Edmund Burke once made a famous prediction: “The age of chivalry is gone. That of sophists, economists and calculators has succeeded, and the glory of Europe is extinguished forever.” A few years later, Thomas Carlyle abhorred economics as “the dismal science.” The profession of economics has done little since to disprove Carlyle and to refute Burke. But neither Burke nor Carlyle foresaw John Kenneth Galbraith.
Galbraith was the tallest economist in the world. That reinforced the boldness with which he attacked the establishment and its “conventional wisdom”—one of those crisp phrases that he bequeathed to the language. Salvation, Ken argued, lies in the subversion of the conventional wisdom by the encroachment of disquieting thought. “The emancipation of belief,” he wrote, “is the most formidable of the tasks of reform, the one on which all else depends.” He was the Republic’s most valuable subversive.
He turned first of all to his chosen discipline—economics. He was born in Iona Station, Ontario, Canada, on October 15, 1908, and he began as an agricultural economist, doing graduate work at Berkeley and teaching at Princeton and Harvard. His objective as an economist was to produce a vivid and accurate description of the mysterious workings of the economy. Two men greatly influenced him, neither of whom he was ever to meet—the American Thorstein Veblen and the English John Maynard Keynes—and his project was to merge institutionalism with fiscal policy. FDR swept Galbraith—along with forty-six out of forty-eight states—with hot New Deal emotions, and in September 1937 Ken became a United States citizen.
His skills were not confined to economics. He was a wit, diplomat, politician, bureaucrat, satirist, novelist, editor, journalist, art collector, man of the world—and he took disarming delight in each role. I met him first as a Washington official fighting inflation and fixing prices during the Second World War. We discovered that both of us were born on October 15, though nine years apart chronologically and thirteen inches apart in height. The convergence in thought—I do not remember a disagreement— is the only compelling argument for astrology I know.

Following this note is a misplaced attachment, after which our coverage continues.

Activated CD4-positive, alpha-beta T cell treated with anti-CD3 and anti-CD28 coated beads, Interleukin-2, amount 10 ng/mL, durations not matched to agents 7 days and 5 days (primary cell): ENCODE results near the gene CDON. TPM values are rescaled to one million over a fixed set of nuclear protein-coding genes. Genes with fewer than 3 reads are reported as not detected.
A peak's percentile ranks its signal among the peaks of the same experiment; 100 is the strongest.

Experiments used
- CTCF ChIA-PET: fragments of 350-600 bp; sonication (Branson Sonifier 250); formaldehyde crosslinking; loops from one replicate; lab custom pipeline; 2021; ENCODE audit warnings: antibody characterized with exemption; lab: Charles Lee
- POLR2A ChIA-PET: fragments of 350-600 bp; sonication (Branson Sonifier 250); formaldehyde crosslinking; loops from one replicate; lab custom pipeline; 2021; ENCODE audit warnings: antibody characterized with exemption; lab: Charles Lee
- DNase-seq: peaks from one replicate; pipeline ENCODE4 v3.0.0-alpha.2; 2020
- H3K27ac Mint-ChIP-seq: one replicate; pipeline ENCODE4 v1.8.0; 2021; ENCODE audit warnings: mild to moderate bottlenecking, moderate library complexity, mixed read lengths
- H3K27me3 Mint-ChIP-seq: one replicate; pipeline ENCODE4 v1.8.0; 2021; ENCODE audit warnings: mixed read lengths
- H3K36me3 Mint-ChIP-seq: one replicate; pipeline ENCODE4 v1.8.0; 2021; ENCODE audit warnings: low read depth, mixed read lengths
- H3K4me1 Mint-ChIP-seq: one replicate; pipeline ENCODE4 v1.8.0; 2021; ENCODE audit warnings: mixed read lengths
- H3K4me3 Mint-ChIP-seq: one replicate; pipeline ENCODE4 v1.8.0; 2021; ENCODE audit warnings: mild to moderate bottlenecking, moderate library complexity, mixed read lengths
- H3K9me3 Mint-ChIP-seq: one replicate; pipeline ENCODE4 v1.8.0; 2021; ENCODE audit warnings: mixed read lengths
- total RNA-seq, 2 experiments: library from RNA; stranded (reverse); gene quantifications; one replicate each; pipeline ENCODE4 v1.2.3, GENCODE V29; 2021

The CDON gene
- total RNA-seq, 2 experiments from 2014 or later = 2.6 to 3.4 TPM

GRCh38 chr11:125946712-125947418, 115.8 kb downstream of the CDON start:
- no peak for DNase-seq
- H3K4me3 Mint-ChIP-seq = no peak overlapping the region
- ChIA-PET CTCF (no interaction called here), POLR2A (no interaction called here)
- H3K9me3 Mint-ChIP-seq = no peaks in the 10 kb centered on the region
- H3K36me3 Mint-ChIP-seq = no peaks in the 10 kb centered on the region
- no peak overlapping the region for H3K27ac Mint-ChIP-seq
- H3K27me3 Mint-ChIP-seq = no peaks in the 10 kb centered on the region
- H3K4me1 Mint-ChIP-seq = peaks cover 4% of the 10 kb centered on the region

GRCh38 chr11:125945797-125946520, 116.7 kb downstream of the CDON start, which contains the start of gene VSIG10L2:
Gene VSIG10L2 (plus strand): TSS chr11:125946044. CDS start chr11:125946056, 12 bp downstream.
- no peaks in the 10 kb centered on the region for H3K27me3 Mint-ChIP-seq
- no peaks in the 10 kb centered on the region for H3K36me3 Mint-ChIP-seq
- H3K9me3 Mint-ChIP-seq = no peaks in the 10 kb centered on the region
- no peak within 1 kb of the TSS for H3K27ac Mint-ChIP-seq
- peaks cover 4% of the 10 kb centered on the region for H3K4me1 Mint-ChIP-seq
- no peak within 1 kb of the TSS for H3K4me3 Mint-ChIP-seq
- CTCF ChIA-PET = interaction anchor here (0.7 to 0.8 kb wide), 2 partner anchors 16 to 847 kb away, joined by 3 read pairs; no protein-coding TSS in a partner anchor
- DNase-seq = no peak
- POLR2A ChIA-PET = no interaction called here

His brilliant deployment of subversive weapons—irony, satire, laughter—did not always please the more sedate members of his profession, but it vastly pleased the rest of us. Ken used the whiplash phrase and the sardonic thrust for several purposes: to reconnect academic economists, walled off in sterile mathematical equations, with human and social reality; to rebuke the apostles of selfishness and greed; and to give the neglected, the insulted and the abused of our world a better break in life. He challenged the national conscience with a series of thoughtful books, provocative interviews, merry rejoinders, lethal wisecracks. The Bush presidency led Ken to muse aloud that it had caused him to think thoughts that he never thought himself capable of thinking. I said, “For example?” Ken replied, “I begin to long for Ronald Reagan.”
In 1966 Ken was the first economist elected to this august body. It was a tribute to the elegance of his literary style. From 1984 to 1987, rising though the ranks, he served as president of the Academy-Institute. Two noteworthy things bore his mark. He intensified the pressure to drop the Institute, a sort of waiting club; everyone is an Academician now. And he rescued this building at 633 West 155 Street. A move had begun to sell the building and buy a house in the East Side of Manhattan as more convenient and easy to access. Galbraith set his face against retreat, and the move rapidly collapsed.
Galbraith was never less than opinionated, and his opinions were often deflationary and sometimes devastating. He was the militant of the unconventional wisdom. How, in view of the elegant unmasking of pomposity, hypocrisy, and shame, can we account for the broad and indeed ecumenical range of his friends and fans—from tall to short, from left to right, from Bill Buckley to Arthur Schlesinger (and Ken more or less induced those last two characters to be fond of each other)?
Within this tall fellow bristling with opinions there resided a rare kindness of heart and generosity of spirit. In Mr. Dooley’s phrase, Ken not only afflicted the comfortable but comforted the afflicted. In a quiet way, without fanfare, he helped more people, promoted more noble causes, sustained more fragile spirits than any of us have known, giving of himself and his substance with grace and concern. Underneath his joy in combat, he was a do-gooder in the dark of the night. There is another reason why Ken was so generally loved: his wife of 69 years, Catherine Atwater. Kitty was an intrepid lady, having stood up to Ken for more than half a century. Together they created a welcoming household.
John Kenneth Galbraith has left us, and the sum of human valor, wit, irreverence, sympathy, compassion, courage, and unconventional wisdom has badly diminished when we need them most.
There is a first-rate biography by Richard Parker, John Kenneth Galbraith: His Life, His Politics, His Economics (Farrar, Strauss and Giroux, 2005).